With his second compensatory pick at the end of the fourth, Thompson added another defensive lineman in former Northwestern Wildcat Dean Lowry, who has the measurables the Pack has lacked at DE since they brought in Dom Capers. With the defections and suspensions on the line, Lowry has a chance to contribute immediately, if he's up to the challenge.

What's a Kyler Fackrell? None of us likely had an idea what this was until Thompson selected him in the third round. We found out he's a tall (6'5") outside linebacker who played four years in the 3-4 at Utah State. We also learned he'll turn 25 during the season, so he should be seasoned and ready to play with the big boys, despite playing for a smaller program. Reviews from scouts were positive and he joins a group that might look a lot different next year, with Peppers and Perry possibly playing in their final seasons for the Pack.

Ted just can't resist wide receivers: Has he ever gone through a draft without nabbing one? With six receivers returning from last season, the competition will be fierce for Cal's Trevor Davis to make the team, but he adds an element most of the others lack: speed. The Pack clocked him in the mid 4.3s, and he ran 4.41 at the combine. He started out at Hawaii, before joining Jared Goff and company at Cal and quickly became a legit kick returner and reliable receiver. We all remember how injury plagued this unit was a year ago, so adding one more makes some sense. If the other six are healthy at camp, he'll have to stand out to make the team, though his special teams ability might earn him a spot.

The Pack added 17 undrafted guys immediately after the draft ended and we all know that if recent history is a clue, a few of these guys will make the final roster. A few that I'll be keeping an eye on: tight end David Grinnage. Thompson passed on this position in the draft, so the former NC State tight end should get a long look. He seems like a Richard Rodgers type--more bulk and less seam-bending ability. The Jared Cook signing lessened the need here, but Grinnage has a chance to stick.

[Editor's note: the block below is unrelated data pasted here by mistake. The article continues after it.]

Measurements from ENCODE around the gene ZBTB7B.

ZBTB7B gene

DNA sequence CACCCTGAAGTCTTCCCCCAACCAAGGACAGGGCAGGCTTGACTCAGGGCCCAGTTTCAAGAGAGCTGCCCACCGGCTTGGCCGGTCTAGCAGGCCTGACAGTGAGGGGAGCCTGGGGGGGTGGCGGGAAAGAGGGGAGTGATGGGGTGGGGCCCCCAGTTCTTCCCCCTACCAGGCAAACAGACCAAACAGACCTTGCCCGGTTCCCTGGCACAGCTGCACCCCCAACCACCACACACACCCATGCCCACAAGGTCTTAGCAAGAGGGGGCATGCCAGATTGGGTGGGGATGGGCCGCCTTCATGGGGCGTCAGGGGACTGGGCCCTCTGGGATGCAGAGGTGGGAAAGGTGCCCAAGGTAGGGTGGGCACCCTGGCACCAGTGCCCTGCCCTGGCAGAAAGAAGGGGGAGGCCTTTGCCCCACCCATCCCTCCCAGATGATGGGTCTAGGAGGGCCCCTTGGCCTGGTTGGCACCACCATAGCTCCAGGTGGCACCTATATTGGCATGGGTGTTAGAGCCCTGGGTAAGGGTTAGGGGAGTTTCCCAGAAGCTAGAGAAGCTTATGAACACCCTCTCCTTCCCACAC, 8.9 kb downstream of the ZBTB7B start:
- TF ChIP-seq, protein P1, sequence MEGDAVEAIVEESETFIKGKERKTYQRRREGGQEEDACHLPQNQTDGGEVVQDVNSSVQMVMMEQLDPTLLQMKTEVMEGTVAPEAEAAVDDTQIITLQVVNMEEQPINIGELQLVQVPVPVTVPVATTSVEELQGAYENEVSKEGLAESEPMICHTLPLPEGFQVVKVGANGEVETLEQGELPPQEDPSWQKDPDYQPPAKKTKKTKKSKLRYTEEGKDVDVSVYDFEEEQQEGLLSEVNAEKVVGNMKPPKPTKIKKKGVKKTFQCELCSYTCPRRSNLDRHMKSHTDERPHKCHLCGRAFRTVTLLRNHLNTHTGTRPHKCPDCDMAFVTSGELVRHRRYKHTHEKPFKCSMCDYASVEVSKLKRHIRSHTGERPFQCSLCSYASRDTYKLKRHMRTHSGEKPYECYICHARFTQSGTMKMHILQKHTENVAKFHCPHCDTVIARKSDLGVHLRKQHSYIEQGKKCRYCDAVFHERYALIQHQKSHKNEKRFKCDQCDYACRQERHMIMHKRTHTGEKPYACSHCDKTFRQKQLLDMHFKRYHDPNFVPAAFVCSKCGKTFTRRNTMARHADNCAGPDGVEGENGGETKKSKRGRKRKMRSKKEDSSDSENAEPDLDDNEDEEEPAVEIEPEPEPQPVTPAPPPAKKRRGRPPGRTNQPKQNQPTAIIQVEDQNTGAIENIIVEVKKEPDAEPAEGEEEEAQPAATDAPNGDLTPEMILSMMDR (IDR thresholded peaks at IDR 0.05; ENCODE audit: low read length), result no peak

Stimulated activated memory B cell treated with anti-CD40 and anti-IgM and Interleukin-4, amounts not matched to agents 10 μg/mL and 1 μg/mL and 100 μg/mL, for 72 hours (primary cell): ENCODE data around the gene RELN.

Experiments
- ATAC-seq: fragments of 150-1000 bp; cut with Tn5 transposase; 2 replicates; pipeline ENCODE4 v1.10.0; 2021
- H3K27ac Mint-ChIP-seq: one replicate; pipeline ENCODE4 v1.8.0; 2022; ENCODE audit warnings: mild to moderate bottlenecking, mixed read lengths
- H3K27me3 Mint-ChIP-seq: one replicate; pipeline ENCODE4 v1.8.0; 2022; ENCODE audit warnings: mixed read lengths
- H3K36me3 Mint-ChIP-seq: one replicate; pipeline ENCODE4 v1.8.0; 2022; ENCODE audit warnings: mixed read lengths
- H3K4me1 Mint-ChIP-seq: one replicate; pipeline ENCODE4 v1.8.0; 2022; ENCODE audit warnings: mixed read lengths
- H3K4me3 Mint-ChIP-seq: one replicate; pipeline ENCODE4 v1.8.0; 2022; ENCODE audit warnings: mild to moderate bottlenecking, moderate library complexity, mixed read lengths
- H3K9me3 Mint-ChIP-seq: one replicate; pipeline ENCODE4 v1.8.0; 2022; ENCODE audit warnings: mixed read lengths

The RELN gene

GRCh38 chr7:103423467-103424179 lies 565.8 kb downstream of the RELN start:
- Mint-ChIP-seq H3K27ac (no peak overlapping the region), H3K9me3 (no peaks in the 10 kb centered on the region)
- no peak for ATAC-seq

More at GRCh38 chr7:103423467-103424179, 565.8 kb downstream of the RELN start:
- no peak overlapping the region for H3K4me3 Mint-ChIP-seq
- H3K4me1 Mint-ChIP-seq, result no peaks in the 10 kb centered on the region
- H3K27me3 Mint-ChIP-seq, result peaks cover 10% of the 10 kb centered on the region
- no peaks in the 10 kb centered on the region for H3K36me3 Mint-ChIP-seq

The Pack added two running backs: Nevada's Don Jackson and Troy's Brandon Burns. Neither seem like the change of pace, third down receiving back the Packers need and I wouldn't be surprised if the Pack looks for a guy like that between now and training camp.

With Thompson ignoring the secondary this year, he signed four corners after the draft. The most intriguing to me is Northern Iowa's Makinton Dorleant, a Maryland transfer who had a big time career at UNI. There was a lot of post-draft competition for this guy but he clearly saw the path that fellow corners Tramon Williams, Sam Shields and Ladarius Gunter have taken. At least one of the four has a real shot to replace Hayward and possibly the suspended Goodson.

All in all, a satisfying, if unspectacular draft for the Pack. If Clark and Martinez turn into capable starters and the defense takes a step forward after a promising year in 2015, the draft will be a resounding success, regardless of when Spriggs and the others are ready to contribute.